Life Imitates Art2 May, 2006 By: Angelique Flores
What started as a short film became a rallying tool for the recent wave of immigrant protests and the May 1 Day Without an Immigrant boycott.
The 2004 film A Day Without a Mexican, on DVD from Visual Entertainment and Xenon Pictures, is seeing a resurgence of interest.
With both the boycott and Cinco de Mayo in mind, Visual and Xenon offered the $14.99 DVD to retailers at a 15% discount through May 5.
“There's been a spike in shipments as a result,” said Tom O'Malley, GM of Visual Entertainment.
The title is also back among Amazon.com's Top 5-selling Latino-American DVDs.But it's not just the discount that's raising consumer interest.
Xenon also has been receiving interview requests from TV stations and requests for EPK information for broadcasting on CNN, NHK (Japan), Telemundo and Univision, said Kristi Alires, VP of product management for Xenon.
Yareli Arizmendi, who starred in the film — which she co-wrote with husband and director Sergio Arau — is receiving upwards of 100 e-mails daily with requests to re-release the film in theaters and screen it on university campuses and agricultural communities, and for other organizations.
“It's symptomatic of what's going on,” Arizmendi said. “It's of out of our hands. People have made the film their own.”
The controversial film, about a day when Latinos inexplicably disappear all over California, grossed $4.2 million at the domestic box office in limited release and $10.1 million worldwide. The title has been on DVD since Nov. 9, 2004, and has sold nearly 500,000 units.
And Xenon is making sure the film gets into more people's hands with a repromotion.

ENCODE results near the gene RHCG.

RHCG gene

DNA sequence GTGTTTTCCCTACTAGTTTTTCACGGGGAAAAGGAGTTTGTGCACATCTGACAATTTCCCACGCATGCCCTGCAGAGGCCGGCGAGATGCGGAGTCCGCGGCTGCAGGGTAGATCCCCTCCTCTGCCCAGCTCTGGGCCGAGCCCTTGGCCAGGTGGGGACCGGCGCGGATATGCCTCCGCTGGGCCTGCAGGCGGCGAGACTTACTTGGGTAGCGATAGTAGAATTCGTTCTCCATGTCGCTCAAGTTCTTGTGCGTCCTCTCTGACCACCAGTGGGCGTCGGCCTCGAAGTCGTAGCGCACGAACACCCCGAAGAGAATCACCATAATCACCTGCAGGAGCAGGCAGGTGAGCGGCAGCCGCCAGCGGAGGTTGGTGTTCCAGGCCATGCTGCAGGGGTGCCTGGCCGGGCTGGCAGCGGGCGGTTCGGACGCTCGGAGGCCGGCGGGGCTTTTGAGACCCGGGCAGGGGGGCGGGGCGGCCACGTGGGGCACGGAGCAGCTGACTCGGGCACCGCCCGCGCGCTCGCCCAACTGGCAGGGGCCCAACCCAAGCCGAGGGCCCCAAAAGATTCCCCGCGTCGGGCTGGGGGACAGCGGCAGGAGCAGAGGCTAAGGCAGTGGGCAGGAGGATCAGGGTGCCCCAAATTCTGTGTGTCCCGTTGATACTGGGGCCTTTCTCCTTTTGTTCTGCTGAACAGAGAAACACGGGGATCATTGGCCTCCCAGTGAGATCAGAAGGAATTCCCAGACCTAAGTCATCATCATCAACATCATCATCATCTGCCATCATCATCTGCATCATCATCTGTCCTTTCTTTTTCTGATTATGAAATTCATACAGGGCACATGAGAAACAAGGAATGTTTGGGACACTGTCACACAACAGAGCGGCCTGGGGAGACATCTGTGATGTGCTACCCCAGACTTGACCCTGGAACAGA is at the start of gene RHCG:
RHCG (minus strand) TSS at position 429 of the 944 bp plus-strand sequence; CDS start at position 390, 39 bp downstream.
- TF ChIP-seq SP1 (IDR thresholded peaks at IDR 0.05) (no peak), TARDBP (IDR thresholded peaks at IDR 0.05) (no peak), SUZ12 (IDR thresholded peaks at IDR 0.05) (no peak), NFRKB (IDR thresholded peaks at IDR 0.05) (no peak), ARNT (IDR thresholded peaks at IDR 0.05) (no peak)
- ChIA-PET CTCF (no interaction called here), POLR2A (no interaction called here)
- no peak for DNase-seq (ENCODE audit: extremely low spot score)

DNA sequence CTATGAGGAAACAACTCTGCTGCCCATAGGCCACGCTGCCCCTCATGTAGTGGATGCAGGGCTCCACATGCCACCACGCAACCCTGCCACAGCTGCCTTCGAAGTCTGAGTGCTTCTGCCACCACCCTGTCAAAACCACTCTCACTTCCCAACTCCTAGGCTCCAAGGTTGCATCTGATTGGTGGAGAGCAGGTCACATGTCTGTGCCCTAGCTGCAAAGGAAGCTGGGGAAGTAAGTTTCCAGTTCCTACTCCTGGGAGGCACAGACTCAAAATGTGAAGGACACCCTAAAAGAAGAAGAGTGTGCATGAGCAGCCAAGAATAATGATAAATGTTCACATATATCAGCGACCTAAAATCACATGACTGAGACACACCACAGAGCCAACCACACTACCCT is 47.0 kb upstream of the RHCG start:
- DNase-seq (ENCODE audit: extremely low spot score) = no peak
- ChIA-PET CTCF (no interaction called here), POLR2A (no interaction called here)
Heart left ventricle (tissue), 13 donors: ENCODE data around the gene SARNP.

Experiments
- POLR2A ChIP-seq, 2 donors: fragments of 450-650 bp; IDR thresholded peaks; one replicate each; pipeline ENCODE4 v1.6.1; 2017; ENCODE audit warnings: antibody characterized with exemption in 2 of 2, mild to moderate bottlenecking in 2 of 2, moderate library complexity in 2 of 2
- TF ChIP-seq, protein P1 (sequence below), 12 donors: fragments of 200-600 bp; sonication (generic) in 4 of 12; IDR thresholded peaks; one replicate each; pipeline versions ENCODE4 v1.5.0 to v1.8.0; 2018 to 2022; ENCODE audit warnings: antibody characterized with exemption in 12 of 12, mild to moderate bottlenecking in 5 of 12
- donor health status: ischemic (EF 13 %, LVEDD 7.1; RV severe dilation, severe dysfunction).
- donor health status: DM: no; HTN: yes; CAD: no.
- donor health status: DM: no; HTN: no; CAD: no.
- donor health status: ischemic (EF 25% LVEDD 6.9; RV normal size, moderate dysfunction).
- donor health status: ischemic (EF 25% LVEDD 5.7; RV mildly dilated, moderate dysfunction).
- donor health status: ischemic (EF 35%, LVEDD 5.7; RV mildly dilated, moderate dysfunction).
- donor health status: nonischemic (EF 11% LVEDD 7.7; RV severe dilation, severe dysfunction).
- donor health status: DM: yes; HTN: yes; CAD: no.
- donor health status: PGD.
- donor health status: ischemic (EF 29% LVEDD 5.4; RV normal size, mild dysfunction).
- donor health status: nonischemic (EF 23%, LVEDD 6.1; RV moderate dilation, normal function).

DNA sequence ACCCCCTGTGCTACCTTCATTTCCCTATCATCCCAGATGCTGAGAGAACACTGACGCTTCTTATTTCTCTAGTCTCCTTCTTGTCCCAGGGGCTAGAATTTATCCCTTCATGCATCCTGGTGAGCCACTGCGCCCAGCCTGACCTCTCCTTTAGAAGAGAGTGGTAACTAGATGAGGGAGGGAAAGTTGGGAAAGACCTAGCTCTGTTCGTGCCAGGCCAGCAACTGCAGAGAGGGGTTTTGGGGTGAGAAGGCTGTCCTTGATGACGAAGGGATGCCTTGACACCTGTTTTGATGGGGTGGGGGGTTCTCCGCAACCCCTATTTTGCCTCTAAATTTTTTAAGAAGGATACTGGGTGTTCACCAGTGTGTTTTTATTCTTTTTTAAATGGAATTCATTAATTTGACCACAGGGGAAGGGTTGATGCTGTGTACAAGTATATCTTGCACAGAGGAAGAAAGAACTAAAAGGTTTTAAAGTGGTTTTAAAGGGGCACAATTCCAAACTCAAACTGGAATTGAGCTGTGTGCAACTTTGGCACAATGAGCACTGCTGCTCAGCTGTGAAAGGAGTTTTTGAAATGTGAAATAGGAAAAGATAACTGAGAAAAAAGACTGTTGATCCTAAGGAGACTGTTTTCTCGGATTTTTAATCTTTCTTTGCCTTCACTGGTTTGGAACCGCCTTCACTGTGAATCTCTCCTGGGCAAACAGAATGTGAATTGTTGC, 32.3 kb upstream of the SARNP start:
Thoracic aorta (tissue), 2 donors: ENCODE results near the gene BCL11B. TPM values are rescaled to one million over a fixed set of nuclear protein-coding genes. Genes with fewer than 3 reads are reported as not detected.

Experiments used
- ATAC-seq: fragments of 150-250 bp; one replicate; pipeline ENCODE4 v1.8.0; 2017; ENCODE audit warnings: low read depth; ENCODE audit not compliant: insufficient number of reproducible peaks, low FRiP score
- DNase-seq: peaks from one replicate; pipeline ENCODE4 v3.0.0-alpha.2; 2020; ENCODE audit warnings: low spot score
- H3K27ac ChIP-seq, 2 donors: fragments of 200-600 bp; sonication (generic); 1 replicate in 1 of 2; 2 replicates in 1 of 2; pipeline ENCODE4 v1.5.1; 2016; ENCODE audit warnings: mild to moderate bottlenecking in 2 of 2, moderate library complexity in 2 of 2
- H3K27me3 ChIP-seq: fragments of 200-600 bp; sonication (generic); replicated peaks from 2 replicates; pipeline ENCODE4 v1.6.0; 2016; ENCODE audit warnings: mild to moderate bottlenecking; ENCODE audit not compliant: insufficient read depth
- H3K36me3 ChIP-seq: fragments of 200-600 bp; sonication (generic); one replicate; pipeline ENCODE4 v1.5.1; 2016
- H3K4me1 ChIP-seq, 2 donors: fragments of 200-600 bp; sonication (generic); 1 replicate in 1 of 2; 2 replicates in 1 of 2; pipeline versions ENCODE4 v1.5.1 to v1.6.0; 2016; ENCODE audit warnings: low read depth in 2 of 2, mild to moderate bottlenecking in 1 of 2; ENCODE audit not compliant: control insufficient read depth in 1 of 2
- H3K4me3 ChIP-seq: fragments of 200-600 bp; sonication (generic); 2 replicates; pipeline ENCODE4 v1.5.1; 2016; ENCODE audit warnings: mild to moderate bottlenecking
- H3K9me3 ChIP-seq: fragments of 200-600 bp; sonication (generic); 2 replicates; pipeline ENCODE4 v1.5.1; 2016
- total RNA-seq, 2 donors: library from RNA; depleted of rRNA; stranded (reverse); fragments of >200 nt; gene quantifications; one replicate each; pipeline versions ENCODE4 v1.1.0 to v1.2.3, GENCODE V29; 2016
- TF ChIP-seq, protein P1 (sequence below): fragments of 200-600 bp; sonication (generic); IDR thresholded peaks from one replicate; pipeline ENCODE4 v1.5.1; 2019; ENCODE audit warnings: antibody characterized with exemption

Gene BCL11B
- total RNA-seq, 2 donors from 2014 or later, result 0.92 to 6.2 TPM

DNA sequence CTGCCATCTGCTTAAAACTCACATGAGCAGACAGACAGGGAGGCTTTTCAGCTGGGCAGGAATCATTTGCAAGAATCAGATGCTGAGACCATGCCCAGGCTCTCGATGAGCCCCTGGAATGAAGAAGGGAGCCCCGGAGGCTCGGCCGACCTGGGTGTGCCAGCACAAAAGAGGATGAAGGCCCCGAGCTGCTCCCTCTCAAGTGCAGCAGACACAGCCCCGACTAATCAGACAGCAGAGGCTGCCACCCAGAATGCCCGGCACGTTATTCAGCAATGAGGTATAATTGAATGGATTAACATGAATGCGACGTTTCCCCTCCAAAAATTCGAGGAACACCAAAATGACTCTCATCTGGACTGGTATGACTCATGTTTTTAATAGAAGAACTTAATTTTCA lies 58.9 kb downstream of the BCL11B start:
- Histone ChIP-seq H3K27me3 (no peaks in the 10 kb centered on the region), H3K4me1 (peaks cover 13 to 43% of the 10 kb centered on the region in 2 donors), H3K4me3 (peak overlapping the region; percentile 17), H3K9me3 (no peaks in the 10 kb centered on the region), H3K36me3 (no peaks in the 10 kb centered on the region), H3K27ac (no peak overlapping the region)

Xenon sent a street team to the rally in downtown Los Angeles May 1 to hand out A Day Without a Mexican screeners, T-shirts and posters. Also, radio stations are running promotional ads and giving away DVDs in Miami, Phoenix, Pittsburgh, Salt Lake City, San Diego and Norfolk, Va. The marketing promotion will continue through May, and more street teams may be sent to other protests, possibly in other states.
“This film was made at the forefront of the movement,” O'Malley said. “The filmmakers clearly had foresight.”
A Day Without a Mexican debuted as a short in 1998, when it was screened at film festivals nationwide. That year, a few attempts were made to have a “day without a Latino” in such cities as Chicago and San Antonio, where the short was screened. About 100 people participated, Arizmendi said.
Still, filmmakers had no idea that a real day without a Latino would occur at such a national scale as it did May 1.
“It was something that we wanted to happen,” said Arizemendi, who marched on May 1 in Los Angeles and documented the event.
Arizemendi is pleased the mainstream media has been addressing the issue raised in the film, which is being used as an organizing tool and a reference point for discussion.
“It gives people a common language,” Arizmendi said. “It's opening dialogue between voters and politicians and changing discussions.”